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‘I am also a we’: The Interconnected, Intersectional Superheroes of Netflix’s Sense8

James M. Elrod
Biography | Notes

Keywords: superheroes, intersectionality, cosmopolitanism, queer kinship, virtual intimacies


At several historical moments and within various socio-historical contexts, humans have created superheroes to meet the exigencies of the world around them. Today, in the face of the ever-increasing digital interconnectedness experienced by many individuals and societies around the world, more and more people might be looking for heroes to limn both the newly-available forms of mediated, virtual intimacy and the emergent anxieties surrounding surveillance and privacy concerns across digital platforms. This article explores the collective of heroes in Netflix’s queer science fiction series Sense8 (2015–2018) as a manifestation of those deeply-felt desires and anxieties in an era when neoliberal forms of capitalism and technology seem to have encroached on every part of the globe.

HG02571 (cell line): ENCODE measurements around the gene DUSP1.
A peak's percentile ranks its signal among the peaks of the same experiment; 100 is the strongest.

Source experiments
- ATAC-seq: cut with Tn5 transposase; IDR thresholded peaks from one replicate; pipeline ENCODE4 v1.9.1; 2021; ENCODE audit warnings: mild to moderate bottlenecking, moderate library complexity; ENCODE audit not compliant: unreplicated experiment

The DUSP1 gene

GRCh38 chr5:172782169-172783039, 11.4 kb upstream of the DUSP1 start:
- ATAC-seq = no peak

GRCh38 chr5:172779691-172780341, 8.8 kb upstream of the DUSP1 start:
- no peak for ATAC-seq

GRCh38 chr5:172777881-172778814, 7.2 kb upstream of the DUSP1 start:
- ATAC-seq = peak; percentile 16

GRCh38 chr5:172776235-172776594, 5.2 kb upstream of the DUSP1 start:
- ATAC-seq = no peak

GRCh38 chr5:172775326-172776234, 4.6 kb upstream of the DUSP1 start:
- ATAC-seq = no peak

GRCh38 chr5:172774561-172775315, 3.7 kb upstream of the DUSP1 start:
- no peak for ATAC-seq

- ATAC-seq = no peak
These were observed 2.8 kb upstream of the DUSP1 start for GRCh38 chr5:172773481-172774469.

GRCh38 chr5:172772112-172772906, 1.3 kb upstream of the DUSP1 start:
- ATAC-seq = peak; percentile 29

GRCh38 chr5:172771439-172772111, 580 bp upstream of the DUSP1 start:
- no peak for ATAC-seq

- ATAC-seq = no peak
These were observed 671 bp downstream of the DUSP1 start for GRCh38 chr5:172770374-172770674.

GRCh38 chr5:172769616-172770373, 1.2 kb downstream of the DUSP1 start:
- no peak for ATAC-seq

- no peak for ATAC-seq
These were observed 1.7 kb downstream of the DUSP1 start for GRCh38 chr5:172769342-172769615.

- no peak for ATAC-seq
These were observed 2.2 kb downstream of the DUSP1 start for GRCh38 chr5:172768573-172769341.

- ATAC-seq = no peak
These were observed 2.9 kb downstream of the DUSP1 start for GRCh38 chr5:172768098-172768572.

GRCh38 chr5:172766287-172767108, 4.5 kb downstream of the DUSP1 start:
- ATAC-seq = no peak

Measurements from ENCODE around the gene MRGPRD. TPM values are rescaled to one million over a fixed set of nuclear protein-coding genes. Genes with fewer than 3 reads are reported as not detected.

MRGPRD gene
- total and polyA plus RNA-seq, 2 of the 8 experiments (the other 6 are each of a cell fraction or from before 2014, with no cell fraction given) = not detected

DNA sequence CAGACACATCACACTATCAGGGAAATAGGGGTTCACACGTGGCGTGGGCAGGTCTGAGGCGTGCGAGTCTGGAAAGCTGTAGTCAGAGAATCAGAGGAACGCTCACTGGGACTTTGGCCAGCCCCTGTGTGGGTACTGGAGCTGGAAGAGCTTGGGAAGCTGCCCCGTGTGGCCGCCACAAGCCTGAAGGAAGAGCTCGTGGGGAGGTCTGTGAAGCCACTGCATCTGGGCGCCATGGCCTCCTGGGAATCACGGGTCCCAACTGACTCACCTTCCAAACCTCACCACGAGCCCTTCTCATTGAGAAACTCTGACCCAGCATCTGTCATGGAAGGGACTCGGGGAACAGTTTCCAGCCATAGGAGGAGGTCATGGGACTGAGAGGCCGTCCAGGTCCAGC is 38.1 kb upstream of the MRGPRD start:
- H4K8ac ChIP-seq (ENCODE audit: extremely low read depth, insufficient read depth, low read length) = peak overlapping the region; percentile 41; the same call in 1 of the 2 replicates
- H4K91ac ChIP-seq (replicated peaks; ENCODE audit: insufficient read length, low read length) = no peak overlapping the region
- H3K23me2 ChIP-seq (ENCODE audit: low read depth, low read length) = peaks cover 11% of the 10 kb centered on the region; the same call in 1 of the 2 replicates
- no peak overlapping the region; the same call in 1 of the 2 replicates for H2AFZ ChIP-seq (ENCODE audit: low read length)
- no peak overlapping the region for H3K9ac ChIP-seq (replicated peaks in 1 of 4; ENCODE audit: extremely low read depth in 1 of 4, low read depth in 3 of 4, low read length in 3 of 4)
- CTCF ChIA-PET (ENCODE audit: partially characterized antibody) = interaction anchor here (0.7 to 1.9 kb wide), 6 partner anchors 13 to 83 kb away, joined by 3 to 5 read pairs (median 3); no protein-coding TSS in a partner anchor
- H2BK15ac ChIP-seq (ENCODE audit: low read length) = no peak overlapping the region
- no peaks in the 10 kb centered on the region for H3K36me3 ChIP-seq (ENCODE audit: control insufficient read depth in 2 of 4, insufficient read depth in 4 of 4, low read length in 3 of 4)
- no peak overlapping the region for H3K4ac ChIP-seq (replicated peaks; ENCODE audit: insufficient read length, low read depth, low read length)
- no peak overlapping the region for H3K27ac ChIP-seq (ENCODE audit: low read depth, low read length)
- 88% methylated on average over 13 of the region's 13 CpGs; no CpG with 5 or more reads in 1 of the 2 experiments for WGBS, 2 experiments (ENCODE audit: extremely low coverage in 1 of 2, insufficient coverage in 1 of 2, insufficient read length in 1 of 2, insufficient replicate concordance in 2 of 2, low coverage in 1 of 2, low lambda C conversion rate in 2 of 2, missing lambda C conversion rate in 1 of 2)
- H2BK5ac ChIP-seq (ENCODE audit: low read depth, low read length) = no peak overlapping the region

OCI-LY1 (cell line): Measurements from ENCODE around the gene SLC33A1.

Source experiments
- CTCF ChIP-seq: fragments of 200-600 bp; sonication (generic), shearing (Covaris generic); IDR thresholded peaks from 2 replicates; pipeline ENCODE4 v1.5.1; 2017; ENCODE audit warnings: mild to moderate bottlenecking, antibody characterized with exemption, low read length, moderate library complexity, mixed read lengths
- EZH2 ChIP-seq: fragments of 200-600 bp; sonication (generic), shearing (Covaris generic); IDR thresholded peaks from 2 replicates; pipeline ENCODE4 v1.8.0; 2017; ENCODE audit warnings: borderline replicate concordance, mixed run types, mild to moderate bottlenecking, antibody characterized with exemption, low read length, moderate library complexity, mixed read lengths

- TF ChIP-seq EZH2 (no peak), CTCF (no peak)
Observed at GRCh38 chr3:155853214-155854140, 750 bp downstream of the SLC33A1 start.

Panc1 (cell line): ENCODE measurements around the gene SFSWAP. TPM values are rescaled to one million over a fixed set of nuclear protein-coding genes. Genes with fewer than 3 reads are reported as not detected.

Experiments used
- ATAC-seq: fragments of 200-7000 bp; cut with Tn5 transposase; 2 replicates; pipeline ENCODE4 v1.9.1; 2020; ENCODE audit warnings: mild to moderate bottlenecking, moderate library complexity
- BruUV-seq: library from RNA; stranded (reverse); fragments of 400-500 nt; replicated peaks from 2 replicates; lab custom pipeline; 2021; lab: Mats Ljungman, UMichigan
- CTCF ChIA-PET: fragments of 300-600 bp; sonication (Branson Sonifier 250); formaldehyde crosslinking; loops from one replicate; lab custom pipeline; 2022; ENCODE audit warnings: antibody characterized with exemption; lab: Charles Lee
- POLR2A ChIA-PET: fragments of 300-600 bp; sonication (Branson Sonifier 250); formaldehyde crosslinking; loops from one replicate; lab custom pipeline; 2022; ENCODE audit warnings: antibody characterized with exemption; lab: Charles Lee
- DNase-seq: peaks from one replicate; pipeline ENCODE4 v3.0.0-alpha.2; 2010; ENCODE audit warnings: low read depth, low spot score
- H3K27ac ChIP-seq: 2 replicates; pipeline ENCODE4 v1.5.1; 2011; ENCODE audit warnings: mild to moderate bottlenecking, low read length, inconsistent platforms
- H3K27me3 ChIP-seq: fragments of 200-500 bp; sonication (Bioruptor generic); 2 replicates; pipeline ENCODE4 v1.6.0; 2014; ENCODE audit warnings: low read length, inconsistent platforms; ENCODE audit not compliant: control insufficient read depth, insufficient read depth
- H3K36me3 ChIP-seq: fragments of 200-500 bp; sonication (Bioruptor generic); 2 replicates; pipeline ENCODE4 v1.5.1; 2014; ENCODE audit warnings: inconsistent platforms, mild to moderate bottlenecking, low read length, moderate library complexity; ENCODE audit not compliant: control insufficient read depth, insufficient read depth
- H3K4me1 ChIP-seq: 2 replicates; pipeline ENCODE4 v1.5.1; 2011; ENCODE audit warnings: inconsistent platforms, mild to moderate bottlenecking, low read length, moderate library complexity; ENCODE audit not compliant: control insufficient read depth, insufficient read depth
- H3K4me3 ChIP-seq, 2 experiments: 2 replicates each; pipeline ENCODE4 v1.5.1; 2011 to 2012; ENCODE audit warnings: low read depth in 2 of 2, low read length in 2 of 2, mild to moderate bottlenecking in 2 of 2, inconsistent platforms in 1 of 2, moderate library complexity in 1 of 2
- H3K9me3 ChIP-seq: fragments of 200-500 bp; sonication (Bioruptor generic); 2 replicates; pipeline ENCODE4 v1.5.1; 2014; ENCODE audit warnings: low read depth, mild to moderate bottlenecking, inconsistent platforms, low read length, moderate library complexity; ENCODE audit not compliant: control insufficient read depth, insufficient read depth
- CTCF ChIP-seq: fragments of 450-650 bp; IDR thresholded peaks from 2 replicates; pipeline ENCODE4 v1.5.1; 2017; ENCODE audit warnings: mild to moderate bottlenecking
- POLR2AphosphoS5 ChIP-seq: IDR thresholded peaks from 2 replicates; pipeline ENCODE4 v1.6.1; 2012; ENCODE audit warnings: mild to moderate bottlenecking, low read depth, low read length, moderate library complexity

A riveting and complex work of the superhero science fiction subgenre, Sense8 is also arguably one of its most queer and ideologically progressive iterations. Co-created by Lana and Lilly Wachowski (known also for the Matrix trilogy, Cloud Atlas, and Jupiter Ascending) and J. Michael Straczynski (known also for Babylon 5), Sense8 follows a group of eight main characters spanning seven different countries and four continents. These heroes discover early in the first season that they are interconnected through their limbic systems, the part of the brain associated with instincts and affect. Having psychic and sensual links, these eight ‘sensoriums’ or ‘sensates’ function as the collective protagonist able to share and channel each other’s emotions, experiences, and bodies. Although far apart in physical relation to each other, their intimate connection helps them grow individually and aid each other’s evasion from the nefarious Biologic Preservation Organization (BPO), which seeks to capture them for experimentation. In terms of its identarian representations, the character ‘cluster’ contains four men and four women, one of whom is a gay man and one a transgender woman in a lesbian relationship. Nationally and sexually diverse, the cluster appeals to audiences that have gravitated to it for its identity politics as well as its compelling characterization and themes.